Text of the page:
Some common X-ray scanning techniques require high-resolution imaging to be of value, such as mammograms taken to evaluate or screen breast tissue for irregularities. This type of scan traditionally relies on detectors utilizing direct converters. Direct converters translate absorbed X-rays into electrical signals directly, requiring a heavy dose of X-rays and associated radiation in order to maximize spatial resolution. For other applications, especially those seeking to examine bones or other large structures through radiography or fluoroscopy, low-radiation, lower-resolution imaging is often suitable. Such scans employ detectors with indirect converters. In indirect conversion, scintillators produce light upon absorbing X-rays and the electrical signals are ultimately recorded by a photodetector. However, the scintillators create light in all directions upon X-ray irradiation, causing neighboring photodetector array pixels to register a signal, which, in aggregate, lowers the imaging resolution.

detector-dicomoThe DiCoMo Project, a consortium of European partner organizations and institutions coordinated in Germany by Siemens Healthineers, is working towards the development of an alternative, hybrid detector technology. Their detector is said to rely on “quasi-direct” conversion that allows for low-dose, high-resolution imaging. In the DiCoMo detector, the scintillator is embedded into the photodetector. This positioning limits light absorption and signal detection to the exact pixel that each X-ray photon irradiates. Additionally, active pixel sensors amplify the detected signals within each pixel via metal-oxide thin-film transistors, creating a stronger signal. Finally, a custom readout chip helps to more than double traditional detection frame rates, from approximately 60 frames per second (fps) to 130 fps. Taken together, the advanced detector technology thereby enables an unprecedented combination of high-resolution and low-radiation X-ray imaging, and is even capable of capturing fast-moving features.

In 2015, DiCoMo received significant research and innovation funding from the Photonics Public Private Partnership and the European Commission’s Horizon 2020 program. The consortium aims to leverage this funding and its existing progress to complete development of the new X-ray detectors within five years.

For additional Medgadget coverage of Photonics21 and Horizon 2020 projects, refer to this week’s story regarding how the COBIOPHAD device promises quicker, more efficient drug allergy diagnosis.

Press Release: High resolution detectors to create safer X-ray diagnosis…

More Information: DiCoMo…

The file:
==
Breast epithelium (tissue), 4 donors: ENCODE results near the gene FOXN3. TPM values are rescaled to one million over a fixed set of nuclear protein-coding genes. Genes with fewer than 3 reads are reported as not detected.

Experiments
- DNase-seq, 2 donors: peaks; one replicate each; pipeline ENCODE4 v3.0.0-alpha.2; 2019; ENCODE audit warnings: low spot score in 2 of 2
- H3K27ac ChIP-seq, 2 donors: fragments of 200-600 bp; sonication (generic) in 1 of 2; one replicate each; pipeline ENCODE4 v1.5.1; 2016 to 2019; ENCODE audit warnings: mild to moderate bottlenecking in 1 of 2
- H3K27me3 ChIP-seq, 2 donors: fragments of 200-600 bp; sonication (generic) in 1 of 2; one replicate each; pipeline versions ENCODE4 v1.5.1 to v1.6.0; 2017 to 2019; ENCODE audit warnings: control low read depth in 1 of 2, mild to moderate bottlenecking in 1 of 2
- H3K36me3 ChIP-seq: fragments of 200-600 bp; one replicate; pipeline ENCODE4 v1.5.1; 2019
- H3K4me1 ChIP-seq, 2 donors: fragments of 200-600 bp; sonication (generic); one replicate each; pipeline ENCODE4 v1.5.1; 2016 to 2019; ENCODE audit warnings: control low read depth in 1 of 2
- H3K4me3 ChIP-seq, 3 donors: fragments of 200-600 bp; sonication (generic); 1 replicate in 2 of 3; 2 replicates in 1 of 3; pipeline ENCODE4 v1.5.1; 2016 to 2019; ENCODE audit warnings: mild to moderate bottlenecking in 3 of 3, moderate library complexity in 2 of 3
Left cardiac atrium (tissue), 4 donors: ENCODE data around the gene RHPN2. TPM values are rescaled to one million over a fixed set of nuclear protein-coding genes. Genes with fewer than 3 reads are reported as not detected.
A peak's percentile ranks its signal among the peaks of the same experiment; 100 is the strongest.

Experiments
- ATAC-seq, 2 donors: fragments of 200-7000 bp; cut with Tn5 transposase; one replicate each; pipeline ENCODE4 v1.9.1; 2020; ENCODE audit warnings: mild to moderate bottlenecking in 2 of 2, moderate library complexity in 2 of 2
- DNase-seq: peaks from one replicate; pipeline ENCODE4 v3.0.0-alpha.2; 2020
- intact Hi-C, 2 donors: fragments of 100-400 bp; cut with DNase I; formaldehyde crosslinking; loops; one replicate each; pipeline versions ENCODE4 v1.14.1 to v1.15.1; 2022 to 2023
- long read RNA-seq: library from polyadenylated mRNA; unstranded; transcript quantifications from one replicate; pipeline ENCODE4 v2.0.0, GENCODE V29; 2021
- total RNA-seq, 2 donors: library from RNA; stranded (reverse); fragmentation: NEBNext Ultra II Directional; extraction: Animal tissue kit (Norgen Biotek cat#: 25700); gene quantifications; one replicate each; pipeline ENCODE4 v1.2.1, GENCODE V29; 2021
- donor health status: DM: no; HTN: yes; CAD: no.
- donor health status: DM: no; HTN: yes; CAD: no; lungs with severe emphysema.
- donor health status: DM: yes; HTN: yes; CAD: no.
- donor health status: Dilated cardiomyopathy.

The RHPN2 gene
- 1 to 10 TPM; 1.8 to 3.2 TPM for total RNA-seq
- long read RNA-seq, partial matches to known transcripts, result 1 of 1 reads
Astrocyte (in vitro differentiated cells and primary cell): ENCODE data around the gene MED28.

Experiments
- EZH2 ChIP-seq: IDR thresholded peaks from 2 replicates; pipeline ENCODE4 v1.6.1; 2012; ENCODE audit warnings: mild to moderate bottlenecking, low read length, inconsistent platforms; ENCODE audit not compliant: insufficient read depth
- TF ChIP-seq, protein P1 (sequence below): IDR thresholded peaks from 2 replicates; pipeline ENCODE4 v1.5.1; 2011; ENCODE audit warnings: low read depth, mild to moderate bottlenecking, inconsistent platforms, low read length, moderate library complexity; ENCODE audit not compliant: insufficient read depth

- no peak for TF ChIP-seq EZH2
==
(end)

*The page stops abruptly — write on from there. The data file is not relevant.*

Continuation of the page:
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MIT Scientists Unveil Radiation-free MRI Brain Imaging Tracer

MIT Scientists Unveil Radiation-free MRI Brain Imaging Tracer

Fig2_injections_v9b

 

Existing methods of spotting the presence of specific molecules in the brain requires using chemical or radioactive markers. These can have side effects for patients, at times be difficult to acquire and use, and they’re limited in their spatial and temporal resolutions. Now scientists at MIT have come up with an entirely new method of imaging molecules that uses targeted proteins and MRI to get a quality picture of activity inside the brain.

The proteins were designed to hold onto a peptide called calcitonin gene-related peptide (CGRP). CGRP is involved in migraines and inflammation, dilating blood vessels as it passes through. The protein/peptide packages are designed to open up when in the presence of proteases, the target molecules the researchers were looking for, and release the CGRP. Since the peptide is released wherever the proteases are present, nearby vessels begin to dilate. This change in blood flow can be spotted using MRI, revealing the location of the target protease molecules.

The same technique is now being translated to target neurotransmitters like dopamine and serotonin. This will require engineering new protein structures that hold onto CGRP and break down when a specific neurotransmitter is present.

From the study abstract in Nature Communications:

Variants of the calcitonin gene-related peptide artificially activate vasodilation pathways in rat brain and induce contrast changes that are readily measured by optical and magnetic resonance imaging. CGRP-based agents induce effects at nanomolar concentrations in deep tissue and can be engineered into switchable analyte-dependent forms and genetically encoded reporters suitable for molecular imaging or cell tracking. Such artificially engineered physiological changes, therefore, provide a highly versatile means for sensitive analysis of molecular events in living organisms.

Open access study in Nature Communications: Molecular imaging with engineered physiology…

Via: MIT…

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Medtronic’s Endurant II/IIs Stent Grafts Cleared in Europe for ChEVAR AAA Procedures

Medtronic’s Endurant II/IIs Stent Grafts Cleared in Europe for ChEVAR AAA Procedures

endurant-ii_epgie_hero

 

Medtronic received the EU CE Mark for its Endurant II/IIs stent grafts to be used to treat abdominal aortic aneurysms (AAA) using the ChEVAR technique (chimney technique in endovascular aortic aneurysm repair). ChEVAR can be particularly useful in timely situations to avoid having to produce patient customized branched and fenestrated stent grafts, as well as for use in patients with short aortic necks.